What is the definition of a surgical corset? To some extent it is a matter of degree. A conventional Spirella 305 is not a surgical corset (although by the standards of 2008 it may be considered as such) although it may well control a wayward back or support a sagging abdomen. A surgical corset will have extras, such as spinal steels, buckles, an under-belt, or lacing constructed for ease of tightening the garment so that its form can be impressed upon the wearer.


To this end, Camp was pre-eminent for never was there a lacing system so easy and effective to adjust. The down-side of Camps were the inevitable (and hard to disguise) bulk of the garment.


Many manufacturers made what could be generically referred to as 'surgical corsets'. At many points within this web site, we have referred to surgical corsets and the most popular references are included below.

Spirella's Surgical Corsets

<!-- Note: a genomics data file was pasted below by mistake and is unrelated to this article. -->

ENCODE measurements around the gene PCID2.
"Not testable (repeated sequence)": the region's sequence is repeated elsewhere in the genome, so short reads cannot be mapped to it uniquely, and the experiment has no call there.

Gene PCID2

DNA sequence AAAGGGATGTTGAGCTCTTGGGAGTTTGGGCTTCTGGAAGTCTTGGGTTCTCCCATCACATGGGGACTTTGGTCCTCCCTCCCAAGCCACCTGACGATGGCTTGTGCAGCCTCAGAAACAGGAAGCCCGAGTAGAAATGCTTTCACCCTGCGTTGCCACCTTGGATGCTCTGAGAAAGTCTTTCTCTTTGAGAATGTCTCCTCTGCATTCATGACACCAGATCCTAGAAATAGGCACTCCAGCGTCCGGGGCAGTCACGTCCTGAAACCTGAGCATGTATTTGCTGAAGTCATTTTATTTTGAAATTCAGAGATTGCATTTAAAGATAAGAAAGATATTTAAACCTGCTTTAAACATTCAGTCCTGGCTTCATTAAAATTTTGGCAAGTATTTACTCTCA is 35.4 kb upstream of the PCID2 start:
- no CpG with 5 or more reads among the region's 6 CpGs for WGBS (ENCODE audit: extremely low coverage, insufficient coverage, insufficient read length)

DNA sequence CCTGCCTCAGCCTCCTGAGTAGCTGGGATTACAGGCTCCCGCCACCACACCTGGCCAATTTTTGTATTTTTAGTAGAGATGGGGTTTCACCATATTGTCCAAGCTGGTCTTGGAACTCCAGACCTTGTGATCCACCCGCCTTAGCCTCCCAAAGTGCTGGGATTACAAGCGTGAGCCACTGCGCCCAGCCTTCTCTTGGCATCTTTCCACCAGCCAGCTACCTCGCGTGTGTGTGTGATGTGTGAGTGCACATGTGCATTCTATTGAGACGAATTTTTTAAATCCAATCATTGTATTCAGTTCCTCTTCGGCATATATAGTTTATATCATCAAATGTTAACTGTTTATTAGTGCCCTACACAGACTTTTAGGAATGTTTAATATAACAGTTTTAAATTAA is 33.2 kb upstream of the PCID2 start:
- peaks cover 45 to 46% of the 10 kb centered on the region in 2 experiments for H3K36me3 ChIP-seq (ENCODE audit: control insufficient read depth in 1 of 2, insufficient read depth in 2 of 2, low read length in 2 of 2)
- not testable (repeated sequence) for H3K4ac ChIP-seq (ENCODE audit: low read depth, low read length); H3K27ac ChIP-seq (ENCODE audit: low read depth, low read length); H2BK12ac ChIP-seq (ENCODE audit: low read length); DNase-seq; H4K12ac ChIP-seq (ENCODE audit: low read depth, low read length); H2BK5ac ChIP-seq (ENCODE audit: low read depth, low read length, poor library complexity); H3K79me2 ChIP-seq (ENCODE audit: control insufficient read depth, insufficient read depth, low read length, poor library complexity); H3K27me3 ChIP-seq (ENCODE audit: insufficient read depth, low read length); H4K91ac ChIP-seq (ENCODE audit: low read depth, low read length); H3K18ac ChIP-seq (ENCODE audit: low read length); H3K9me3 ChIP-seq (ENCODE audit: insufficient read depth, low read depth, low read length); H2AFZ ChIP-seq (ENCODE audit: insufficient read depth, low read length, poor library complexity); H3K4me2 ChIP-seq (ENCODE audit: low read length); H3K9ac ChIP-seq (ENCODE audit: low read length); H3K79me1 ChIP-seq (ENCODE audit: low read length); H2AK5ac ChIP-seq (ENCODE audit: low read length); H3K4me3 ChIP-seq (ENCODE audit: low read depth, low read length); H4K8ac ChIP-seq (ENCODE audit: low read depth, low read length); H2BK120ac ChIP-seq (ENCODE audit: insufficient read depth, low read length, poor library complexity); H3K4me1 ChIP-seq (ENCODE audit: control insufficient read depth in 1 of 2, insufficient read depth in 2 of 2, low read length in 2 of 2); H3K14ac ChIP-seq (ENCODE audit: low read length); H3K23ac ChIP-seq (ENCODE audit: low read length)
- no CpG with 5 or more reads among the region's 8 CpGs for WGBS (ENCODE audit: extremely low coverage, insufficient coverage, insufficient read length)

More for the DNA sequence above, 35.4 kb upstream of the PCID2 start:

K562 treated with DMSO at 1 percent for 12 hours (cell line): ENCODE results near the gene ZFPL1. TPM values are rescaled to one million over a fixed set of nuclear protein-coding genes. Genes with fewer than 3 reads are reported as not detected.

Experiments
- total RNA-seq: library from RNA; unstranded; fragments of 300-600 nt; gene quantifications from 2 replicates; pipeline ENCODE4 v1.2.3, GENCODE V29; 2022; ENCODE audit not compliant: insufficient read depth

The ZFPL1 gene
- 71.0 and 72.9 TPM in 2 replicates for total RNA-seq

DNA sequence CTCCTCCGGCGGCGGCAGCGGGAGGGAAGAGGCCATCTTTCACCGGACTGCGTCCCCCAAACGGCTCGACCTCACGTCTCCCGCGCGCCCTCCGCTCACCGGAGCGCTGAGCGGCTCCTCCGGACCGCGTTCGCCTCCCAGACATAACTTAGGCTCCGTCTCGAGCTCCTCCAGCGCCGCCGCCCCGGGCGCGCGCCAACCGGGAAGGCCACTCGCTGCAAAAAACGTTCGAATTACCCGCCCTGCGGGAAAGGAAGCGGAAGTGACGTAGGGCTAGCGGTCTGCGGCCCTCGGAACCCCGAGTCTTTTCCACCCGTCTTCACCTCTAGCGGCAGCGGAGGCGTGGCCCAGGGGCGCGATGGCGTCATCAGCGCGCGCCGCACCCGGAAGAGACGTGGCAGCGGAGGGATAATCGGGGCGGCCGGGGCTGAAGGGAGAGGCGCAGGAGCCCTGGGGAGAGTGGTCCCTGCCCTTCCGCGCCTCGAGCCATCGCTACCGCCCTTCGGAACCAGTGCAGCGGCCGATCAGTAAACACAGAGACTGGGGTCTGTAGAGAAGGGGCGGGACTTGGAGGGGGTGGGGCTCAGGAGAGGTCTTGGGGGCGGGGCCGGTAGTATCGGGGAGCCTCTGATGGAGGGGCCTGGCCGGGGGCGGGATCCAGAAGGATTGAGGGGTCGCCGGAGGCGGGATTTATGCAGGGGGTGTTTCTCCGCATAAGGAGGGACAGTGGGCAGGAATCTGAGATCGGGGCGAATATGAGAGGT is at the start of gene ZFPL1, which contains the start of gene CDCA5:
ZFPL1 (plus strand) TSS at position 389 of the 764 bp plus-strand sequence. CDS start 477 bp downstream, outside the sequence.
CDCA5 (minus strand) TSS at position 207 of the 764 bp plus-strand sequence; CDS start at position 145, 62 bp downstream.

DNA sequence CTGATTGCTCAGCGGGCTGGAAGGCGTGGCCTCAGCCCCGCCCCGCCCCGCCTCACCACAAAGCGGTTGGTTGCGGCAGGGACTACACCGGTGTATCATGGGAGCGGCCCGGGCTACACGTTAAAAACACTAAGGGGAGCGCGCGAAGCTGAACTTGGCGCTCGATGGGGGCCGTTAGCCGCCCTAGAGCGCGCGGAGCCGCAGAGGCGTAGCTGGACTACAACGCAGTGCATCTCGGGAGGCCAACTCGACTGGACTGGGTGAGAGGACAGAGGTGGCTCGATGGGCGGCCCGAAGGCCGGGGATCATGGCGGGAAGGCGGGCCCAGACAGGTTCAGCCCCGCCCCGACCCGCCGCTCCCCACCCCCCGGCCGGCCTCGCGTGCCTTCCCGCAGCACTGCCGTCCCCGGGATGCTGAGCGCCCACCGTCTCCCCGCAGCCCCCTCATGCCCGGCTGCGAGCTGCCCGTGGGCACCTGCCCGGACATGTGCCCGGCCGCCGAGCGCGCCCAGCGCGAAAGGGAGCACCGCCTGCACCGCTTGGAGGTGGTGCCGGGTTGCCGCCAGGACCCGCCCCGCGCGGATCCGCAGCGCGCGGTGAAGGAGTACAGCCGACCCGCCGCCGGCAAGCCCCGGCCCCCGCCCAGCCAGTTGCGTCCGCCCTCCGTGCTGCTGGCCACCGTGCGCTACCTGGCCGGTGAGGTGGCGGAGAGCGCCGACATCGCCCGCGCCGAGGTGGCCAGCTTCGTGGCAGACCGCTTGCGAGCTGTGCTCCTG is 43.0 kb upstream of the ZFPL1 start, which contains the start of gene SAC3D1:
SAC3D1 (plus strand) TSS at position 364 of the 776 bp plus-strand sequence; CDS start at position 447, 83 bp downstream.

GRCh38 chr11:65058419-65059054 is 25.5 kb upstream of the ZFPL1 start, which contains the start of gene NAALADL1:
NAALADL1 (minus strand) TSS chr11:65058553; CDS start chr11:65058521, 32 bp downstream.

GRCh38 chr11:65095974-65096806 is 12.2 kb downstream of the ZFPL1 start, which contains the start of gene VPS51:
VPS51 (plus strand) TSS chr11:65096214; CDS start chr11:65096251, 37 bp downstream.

At its minimum the surgical corset was a basic 305 with stiffer boning. At its most supportive it could be fitted with up to four wide steels bones at the back curved to hold the shape of the spine, front and back lacing (the 325 model), with under-belt to support the abdomen and occasionally shoulder straps to prevent the upper back from leaving the support of the corset. Inner and outer belts were not uncommon to hold the corset fixed against the correct part of the spine. Often, straps and buckles were used at the front rather than laces. It was not unusual to prescribe for a woman with back problems, a garment containing between 14 and 20 adjustable straps. I have shown an example from Mrs. I, a corsetiere of Worthing, of a 305 corset with an under-belt controlled by four buckles on each side. This posture corset with buckled under-belt (1994) shows the characteristic high back and well defined waist.